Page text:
The Bank of Japan pledged on September 21, 2016 to keep 10-year Japanese Government Bond (JGB) yields near zero. The Bank of Japan has proven itself to be the boldest in pushing the boundaries of monetary policy. Although a recent pivot by the government toward fiscal policy and longer dated yield targeting implies the central bank may begin to step aside, the policy rate is expected to fall slightly deeper into negative territory.
European bonds were volatile on speculation over the European Central Bank (ECB) quantitative easing (QE) plans. On December 8, 2016, the ECB announced that it would extend the QE bond purchase program. European rates are expected to become less negative.
Central banks across the globe have reached a critical stage and are hitting the limits of monetary policy, which is leading to diminishing benefits and increasing risks with negative interest rates. Negative interest rates have had a damaging impact on the banking sector. Europe is experiencing slow but steady growth. Japan is stabilizing and will curtail additional stimulus.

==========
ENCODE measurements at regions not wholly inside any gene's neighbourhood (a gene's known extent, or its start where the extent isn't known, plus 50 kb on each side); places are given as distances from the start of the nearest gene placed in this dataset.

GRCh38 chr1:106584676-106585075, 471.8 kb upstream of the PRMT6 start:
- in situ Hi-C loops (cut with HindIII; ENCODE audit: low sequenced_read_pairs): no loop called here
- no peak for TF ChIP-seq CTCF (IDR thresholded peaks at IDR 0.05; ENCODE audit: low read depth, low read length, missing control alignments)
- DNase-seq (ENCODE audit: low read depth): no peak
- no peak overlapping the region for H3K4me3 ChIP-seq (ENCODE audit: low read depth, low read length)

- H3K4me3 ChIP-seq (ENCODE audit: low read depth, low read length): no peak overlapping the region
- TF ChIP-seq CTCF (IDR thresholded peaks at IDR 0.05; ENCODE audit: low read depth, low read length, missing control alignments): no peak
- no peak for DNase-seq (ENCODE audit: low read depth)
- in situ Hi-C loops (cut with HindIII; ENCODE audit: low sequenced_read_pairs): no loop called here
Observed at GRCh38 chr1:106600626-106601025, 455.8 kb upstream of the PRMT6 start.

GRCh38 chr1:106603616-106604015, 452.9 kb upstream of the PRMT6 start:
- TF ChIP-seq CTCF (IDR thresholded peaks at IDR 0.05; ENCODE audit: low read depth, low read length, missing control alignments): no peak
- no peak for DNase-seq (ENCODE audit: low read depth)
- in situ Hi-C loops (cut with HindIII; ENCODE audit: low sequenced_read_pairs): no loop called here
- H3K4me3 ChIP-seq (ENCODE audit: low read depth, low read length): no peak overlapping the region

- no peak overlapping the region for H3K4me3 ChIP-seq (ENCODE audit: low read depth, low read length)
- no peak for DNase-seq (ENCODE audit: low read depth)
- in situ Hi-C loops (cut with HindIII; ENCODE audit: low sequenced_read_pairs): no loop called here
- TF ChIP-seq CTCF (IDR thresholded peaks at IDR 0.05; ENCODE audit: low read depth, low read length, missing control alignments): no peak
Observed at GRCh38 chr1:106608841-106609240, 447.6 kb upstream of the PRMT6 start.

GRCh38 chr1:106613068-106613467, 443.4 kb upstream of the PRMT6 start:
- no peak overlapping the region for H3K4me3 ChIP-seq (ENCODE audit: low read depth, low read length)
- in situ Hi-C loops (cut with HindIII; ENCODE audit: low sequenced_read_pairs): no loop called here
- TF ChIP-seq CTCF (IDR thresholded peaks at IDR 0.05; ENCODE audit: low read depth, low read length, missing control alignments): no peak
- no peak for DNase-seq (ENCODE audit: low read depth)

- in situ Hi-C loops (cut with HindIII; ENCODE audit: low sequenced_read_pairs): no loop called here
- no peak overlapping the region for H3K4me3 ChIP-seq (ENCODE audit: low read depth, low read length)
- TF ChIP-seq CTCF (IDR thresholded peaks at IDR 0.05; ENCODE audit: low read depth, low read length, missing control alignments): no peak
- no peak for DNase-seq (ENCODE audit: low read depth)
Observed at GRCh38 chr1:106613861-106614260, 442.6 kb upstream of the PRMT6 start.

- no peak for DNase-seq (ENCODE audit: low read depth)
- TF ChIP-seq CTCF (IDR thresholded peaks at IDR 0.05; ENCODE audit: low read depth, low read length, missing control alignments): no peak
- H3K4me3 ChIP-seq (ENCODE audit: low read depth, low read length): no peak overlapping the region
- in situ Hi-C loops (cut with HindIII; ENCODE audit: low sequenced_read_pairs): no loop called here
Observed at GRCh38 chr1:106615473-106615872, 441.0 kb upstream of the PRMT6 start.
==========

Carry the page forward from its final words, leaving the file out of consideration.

The populist tide in the UK’s Brexit and the U.S. Trump win is a global phenomenon. Elections in 2017 in France and Germany may cause key economies to adopt nationalistic and trade-protectionist policies. Developed countries may implement significant fiscal expansion plans that may increase the global amount of government debt.
Growing global debt, the rise of political populism and geopolitical threats all still highlight potential risks. Populist politics and anti-globalization sentiment have set the stage for significant policy change in 2017 and beyond.
Possible protectionist trade policies could lift consumer prices by raising the cost of imports. Rising energy prices also helped boost headline inflation. Higher inflation prospects mean that the Fed would tighten monetary policy by raising rates.
Modest rate increases in 2017 may create a more challenging environment for fixed income investing. This rate hike cycle will be more difficult than the last. Rates are rising from extraordinarily low levels and fixed income investors will not have the high interest coupons to offset potential capital depreciation as rising rates lead to falling bond prices.